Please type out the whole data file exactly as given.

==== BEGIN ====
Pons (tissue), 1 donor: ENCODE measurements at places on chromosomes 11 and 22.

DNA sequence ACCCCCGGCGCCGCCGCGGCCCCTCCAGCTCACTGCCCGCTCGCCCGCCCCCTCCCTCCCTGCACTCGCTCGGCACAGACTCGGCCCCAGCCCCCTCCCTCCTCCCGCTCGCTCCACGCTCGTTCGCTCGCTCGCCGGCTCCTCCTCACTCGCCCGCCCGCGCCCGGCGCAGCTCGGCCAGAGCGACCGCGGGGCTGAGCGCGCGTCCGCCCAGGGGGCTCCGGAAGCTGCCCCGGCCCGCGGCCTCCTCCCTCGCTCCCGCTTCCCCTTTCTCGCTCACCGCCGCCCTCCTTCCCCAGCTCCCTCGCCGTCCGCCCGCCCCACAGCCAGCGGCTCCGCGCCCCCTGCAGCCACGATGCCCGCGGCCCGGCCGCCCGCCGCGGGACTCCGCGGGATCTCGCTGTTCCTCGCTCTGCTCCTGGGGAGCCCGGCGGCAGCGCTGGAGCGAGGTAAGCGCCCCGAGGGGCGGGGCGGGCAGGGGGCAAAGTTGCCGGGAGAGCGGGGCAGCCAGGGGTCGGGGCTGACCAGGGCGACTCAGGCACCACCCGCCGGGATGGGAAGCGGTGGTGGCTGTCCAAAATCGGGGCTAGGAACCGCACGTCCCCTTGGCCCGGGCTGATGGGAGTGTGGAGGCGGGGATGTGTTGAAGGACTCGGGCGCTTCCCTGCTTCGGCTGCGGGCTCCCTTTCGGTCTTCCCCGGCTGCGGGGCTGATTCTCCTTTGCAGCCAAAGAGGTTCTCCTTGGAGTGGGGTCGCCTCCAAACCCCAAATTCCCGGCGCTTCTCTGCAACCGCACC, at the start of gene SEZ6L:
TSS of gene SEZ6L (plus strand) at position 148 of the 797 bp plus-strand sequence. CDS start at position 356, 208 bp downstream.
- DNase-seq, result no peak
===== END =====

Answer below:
Pons (tissue), 1 donor: ENCODE measurements at places on chromosomes 11 and 22.

DNA sequence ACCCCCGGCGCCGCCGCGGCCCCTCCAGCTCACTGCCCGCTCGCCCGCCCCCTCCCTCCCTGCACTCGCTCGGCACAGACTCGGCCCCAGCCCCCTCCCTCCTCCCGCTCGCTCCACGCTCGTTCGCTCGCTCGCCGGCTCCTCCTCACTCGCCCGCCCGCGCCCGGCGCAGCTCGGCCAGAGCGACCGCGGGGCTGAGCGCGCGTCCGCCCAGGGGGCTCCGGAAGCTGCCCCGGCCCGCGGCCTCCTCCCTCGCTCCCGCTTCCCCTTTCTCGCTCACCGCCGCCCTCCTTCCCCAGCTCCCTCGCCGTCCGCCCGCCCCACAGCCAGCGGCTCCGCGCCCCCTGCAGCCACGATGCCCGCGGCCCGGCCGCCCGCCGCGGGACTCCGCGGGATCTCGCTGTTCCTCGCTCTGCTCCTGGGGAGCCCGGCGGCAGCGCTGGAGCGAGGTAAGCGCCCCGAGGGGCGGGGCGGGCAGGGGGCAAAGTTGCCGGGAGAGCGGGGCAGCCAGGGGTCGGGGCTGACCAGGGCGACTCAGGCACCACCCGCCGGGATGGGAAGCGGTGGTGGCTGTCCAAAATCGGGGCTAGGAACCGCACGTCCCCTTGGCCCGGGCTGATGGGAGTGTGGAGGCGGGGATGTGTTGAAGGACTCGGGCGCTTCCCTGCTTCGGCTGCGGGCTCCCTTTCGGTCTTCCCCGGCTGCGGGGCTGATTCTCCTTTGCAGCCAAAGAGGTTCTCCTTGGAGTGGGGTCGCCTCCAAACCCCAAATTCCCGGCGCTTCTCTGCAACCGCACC, at the start of gene SEZ6L:
TSS of gene SEZ6L (plus strand) at position 148 of the 797 bp plus-strand sequence. CDS start at position 356, 208 bp downstream.
- DNase-seq, result no peak